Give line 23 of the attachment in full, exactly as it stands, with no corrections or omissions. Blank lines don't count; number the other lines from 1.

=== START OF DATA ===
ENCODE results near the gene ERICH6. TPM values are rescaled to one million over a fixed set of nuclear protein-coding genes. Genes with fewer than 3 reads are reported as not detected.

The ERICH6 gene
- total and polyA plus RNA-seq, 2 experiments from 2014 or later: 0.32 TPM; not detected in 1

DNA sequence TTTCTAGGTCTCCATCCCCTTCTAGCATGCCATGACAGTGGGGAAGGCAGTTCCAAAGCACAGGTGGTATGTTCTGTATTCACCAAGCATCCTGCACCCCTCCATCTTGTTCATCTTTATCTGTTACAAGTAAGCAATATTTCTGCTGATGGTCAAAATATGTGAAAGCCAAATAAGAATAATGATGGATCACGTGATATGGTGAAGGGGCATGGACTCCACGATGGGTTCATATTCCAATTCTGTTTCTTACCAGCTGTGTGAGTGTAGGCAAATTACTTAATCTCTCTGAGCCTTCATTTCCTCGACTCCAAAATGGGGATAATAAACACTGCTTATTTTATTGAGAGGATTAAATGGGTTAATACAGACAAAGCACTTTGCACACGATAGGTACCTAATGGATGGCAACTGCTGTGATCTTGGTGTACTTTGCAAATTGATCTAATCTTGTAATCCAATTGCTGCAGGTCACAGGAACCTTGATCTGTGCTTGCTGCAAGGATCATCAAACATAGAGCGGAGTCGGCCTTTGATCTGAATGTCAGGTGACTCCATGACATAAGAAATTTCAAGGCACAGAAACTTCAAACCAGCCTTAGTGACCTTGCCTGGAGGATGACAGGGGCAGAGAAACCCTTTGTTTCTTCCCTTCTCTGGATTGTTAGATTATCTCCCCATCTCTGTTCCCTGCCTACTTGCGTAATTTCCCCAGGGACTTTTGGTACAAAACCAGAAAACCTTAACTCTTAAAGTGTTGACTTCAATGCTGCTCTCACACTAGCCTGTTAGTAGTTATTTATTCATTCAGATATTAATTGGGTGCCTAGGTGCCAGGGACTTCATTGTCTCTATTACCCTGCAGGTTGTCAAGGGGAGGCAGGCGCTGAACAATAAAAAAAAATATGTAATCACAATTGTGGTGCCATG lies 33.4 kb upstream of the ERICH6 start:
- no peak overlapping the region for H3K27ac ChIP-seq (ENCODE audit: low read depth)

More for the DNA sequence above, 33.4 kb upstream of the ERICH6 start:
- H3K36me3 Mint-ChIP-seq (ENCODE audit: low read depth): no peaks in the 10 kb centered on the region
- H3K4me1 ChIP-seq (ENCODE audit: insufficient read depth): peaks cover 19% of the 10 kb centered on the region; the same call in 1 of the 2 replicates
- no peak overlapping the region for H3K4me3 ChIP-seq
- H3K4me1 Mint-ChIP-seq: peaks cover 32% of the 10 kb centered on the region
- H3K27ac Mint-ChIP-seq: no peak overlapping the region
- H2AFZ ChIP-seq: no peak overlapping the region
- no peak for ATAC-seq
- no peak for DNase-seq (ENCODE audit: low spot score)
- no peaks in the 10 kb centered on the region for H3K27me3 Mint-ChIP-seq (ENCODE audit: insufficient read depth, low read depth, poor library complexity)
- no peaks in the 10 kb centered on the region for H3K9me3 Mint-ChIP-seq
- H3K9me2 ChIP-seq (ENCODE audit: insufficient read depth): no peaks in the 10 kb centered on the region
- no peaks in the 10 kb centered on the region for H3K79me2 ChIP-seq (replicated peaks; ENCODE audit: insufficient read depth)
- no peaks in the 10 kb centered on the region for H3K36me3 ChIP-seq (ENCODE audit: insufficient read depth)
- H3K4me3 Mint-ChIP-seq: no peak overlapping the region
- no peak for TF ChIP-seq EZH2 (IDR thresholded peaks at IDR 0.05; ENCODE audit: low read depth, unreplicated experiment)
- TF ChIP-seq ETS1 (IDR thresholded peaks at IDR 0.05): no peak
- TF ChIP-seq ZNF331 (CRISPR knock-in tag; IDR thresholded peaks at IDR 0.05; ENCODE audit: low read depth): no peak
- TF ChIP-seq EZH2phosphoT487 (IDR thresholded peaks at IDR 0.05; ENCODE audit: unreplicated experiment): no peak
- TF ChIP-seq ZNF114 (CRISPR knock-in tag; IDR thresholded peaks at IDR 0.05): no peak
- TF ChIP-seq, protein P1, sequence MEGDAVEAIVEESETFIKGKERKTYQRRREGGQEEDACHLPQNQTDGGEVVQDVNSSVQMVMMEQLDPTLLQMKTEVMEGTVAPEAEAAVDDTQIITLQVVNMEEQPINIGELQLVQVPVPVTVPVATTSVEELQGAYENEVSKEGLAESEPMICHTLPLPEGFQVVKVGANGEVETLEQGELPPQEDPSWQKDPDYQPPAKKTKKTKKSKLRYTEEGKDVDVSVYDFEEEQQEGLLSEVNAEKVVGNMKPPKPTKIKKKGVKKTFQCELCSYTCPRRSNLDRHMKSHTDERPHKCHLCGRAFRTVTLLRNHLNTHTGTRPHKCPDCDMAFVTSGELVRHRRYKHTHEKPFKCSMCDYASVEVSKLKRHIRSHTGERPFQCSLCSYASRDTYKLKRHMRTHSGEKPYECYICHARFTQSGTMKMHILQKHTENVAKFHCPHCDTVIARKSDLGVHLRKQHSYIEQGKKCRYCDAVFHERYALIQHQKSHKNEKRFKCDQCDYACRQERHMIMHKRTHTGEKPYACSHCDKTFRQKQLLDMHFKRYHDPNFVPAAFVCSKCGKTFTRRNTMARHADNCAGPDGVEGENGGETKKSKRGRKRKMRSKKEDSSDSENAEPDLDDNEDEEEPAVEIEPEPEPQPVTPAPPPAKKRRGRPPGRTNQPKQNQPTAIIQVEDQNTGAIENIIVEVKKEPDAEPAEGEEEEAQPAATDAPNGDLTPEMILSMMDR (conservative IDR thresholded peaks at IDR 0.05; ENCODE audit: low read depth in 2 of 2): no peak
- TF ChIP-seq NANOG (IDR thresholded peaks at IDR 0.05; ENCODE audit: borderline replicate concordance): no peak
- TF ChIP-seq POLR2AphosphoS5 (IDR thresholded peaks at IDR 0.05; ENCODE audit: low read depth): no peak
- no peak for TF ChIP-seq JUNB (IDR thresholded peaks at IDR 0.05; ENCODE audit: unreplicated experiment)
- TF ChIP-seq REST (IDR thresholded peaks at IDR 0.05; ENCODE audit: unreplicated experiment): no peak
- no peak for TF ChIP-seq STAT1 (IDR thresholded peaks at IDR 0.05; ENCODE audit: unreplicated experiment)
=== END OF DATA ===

- TF ChIP-seq ZNF331 (CRISPR knock-in tag; IDR thresholded peaks at IDR 0.05; ENCODE audit: low read depth): no peak